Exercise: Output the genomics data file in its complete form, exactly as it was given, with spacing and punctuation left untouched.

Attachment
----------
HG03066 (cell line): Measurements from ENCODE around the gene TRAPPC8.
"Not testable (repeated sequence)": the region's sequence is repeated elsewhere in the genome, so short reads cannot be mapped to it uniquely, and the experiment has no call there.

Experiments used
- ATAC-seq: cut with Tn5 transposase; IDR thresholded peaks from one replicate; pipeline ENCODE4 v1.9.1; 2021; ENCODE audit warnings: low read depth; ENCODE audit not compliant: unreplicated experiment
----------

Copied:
HG03066 (cell line): Measurements from ENCODE around the gene TRAPPC8.
"Not testable (repeated sequence)": the region's sequence is repeated elsewhere in the genome, so short reads cannot be mapped to it uniquely, and the experiment has no call there.

Experiments used
- ATAC-seq: cut with Tn5 transposase; IDR thresholded peaks from one replicate; pipeline ENCODE4 v1.9.1; 2021; ENCODE audit warnings: low read depth; ENCODE audit not compliant: unreplicated experiment